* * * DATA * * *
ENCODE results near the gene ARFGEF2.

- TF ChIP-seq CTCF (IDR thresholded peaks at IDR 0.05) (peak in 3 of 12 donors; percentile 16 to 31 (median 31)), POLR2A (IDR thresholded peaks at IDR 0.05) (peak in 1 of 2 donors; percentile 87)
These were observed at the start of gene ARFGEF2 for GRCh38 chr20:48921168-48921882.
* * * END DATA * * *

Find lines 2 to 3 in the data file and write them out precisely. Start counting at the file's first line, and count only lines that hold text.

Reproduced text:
- TF ChIP-seq CTCF (IDR thresholded peaks at IDR 0.05) (peak in 3 of 12 donors; percentile 16 to 31 (median 31)), POLR2A (IDR thresholded peaks at IDR 0.05) (peak in 1 of 2 donors; percentile 87)
These were observed at the start of gene ARFGEF2 for GRCh38 chr20:48921168-48921882.